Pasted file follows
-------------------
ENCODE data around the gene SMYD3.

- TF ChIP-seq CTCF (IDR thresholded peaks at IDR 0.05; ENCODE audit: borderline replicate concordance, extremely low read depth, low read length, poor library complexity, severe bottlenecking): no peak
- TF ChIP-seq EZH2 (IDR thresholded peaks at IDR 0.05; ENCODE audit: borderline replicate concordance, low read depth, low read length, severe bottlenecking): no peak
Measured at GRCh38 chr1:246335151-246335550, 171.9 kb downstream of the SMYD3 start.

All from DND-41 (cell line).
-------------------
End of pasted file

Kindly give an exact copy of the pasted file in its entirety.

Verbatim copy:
ENCODE data around the gene SMYD3.

- TF ChIP-seq CTCF (IDR thresholded peaks at IDR 0.05; ENCODE audit: borderline replicate concordance, extremely low read depth, low read length, poor library complexity, severe bottlenecking): no peak
- TF ChIP-seq EZH2 (IDR thresholded peaks at IDR 0.05; ENCODE audit: borderline replicate concordance, low read depth, low read length, severe bottlenecking): no peak
Measured at GRCh38 chr1:246335151-246335550, 171.9 kb downstream of the SMYD3 start.

All from DND-41 (cell line).